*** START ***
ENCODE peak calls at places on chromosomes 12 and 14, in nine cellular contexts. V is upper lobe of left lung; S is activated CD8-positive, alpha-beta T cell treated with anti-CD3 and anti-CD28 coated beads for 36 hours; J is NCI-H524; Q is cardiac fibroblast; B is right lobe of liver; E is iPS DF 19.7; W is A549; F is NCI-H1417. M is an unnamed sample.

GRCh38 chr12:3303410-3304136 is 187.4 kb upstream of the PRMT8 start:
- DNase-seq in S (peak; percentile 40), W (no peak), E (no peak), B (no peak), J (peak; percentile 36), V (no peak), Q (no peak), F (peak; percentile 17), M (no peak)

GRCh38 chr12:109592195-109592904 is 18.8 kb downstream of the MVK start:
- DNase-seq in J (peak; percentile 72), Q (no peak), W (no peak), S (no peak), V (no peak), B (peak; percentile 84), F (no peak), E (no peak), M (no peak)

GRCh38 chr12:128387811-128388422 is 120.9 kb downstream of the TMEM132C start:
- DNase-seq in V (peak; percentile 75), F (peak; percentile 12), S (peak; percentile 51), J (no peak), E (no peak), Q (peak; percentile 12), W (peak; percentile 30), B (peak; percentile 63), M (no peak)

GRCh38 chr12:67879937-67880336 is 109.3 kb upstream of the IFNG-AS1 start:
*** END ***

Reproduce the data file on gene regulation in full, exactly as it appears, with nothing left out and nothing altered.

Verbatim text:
ENCODE peak calls at places on chromosomes 12 and 14, in nine cellular contexts. V is upper lobe of left lung; S is activated CD8-positive, alpha-beta T cell treated with anti-CD3 and anti-CD28 coated beads for 36 hours; J is NCI-H524; Q is cardiac fibroblast; B is right lobe of liver; E is iPS DF 19.7; W is A549; F is NCI-H1417. M is an unnamed sample.

GRCh38 chr12:3303410-3304136 is 187.4 kb upstream of the PRMT8 start:
- DNase-seq in S (peak; percentile 40), W (no peak), E (no peak), B (no peak), J (peak; percentile 36), V (no peak), Q (no peak), F (peak; percentile 17), M (no peak)

GRCh38 chr12:109592195-109592904 is 18.8 kb downstream of the MVK start:
- DNase-seq in J (peak; percentile 72), Q (no peak), W (no peak), S (no peak), V (no peak), B (peak; percentile 84), F (no peak), E (no peak), M (no peak)

GRCh38 chr12:128387811-128388422 is 120.9 kb downstream of the TMEM132C start:
- DNase-seq in V (peak; percentile 75), F (peak; percentile 12), S (peak; percentile 51), J (no peak), E (no peak), Q (peak; percentile 12), W (peak; percentile 30), B (peak; percentile 63), M (no peak)

GRCh38 chr12:67879937-67880336 is 109.3 kb upstream of the IFNG-AS1 start: